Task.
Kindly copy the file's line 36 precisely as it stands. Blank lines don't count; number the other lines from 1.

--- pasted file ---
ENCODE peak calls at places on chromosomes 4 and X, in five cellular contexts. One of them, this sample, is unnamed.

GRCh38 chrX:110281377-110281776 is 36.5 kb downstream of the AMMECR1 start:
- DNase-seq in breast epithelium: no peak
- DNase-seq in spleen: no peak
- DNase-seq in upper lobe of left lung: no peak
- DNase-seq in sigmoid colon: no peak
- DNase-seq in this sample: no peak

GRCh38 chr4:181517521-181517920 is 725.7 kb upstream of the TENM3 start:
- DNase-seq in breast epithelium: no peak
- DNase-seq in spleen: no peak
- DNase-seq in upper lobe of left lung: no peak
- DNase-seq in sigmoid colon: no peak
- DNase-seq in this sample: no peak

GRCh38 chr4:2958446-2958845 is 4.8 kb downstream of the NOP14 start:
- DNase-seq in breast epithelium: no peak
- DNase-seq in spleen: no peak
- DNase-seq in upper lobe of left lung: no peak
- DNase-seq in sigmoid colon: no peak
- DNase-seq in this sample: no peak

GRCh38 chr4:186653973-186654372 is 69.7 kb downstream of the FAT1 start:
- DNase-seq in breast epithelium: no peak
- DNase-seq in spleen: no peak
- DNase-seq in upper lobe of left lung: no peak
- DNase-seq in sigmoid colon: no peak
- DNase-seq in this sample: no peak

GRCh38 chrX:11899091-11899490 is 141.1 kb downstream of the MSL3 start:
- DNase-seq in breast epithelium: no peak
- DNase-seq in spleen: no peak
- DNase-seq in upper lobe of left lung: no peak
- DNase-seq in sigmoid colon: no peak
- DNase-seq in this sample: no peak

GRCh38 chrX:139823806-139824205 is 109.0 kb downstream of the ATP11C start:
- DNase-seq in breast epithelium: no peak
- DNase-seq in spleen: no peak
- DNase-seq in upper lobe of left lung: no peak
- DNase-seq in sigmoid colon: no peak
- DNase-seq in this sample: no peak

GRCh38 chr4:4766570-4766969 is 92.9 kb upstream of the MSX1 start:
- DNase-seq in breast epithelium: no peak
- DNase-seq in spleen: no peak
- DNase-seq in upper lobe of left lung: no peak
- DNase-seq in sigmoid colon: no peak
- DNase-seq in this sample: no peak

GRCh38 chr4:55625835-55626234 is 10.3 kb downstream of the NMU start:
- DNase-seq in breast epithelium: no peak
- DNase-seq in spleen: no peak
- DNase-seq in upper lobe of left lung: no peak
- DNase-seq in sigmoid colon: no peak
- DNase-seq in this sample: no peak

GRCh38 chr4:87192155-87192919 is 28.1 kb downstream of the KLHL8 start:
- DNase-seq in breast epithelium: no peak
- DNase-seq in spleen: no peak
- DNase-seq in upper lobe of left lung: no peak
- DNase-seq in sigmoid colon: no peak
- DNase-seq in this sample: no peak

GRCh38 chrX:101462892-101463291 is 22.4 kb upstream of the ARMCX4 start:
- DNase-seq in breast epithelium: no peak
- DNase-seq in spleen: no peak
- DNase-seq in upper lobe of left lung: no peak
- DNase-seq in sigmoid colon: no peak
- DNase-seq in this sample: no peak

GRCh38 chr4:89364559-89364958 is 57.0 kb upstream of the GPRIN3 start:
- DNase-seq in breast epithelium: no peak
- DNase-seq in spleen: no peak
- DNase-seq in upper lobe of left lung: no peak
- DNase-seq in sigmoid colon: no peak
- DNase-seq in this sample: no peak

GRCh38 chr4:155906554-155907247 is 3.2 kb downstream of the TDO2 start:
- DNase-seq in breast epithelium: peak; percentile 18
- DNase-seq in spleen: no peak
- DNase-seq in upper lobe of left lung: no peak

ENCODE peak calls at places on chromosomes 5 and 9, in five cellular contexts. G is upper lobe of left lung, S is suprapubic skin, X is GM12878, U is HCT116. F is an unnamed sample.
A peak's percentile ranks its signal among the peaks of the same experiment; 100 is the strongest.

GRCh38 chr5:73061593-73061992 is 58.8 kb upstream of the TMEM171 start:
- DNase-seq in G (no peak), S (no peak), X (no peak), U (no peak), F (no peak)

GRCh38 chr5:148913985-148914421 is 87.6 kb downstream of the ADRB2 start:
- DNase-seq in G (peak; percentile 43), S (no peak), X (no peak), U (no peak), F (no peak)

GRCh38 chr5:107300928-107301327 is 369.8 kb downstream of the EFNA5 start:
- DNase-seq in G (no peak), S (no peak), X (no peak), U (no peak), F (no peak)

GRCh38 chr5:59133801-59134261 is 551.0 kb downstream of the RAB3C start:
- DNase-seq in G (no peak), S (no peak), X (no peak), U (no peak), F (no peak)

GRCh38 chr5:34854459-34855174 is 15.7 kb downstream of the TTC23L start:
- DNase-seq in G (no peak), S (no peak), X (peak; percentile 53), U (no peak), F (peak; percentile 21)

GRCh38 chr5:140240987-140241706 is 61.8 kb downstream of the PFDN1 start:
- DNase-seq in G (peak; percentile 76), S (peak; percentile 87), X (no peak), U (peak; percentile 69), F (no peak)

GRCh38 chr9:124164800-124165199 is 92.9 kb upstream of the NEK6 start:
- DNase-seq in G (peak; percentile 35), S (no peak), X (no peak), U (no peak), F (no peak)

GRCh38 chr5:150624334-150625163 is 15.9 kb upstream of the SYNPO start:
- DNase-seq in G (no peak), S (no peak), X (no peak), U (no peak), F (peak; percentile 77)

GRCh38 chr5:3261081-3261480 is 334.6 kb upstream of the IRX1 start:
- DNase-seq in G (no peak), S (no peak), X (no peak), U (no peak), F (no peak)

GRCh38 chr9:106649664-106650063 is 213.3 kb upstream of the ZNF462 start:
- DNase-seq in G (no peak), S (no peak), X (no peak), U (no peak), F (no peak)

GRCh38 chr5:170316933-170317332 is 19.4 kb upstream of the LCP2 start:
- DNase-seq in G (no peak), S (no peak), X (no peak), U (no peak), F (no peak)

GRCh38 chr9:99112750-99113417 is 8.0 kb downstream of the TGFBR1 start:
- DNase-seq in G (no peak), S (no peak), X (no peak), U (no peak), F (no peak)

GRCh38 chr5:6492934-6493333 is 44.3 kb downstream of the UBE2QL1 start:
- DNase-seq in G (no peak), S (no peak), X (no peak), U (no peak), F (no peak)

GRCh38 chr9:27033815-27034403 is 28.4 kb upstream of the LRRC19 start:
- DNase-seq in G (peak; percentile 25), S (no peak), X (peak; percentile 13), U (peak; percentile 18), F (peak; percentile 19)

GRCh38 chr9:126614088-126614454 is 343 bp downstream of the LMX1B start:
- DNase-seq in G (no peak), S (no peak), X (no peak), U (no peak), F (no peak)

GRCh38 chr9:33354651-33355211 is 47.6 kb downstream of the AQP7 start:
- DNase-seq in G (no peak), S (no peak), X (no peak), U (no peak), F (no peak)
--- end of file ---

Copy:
- DNase-seq in sigmoid colon: no peak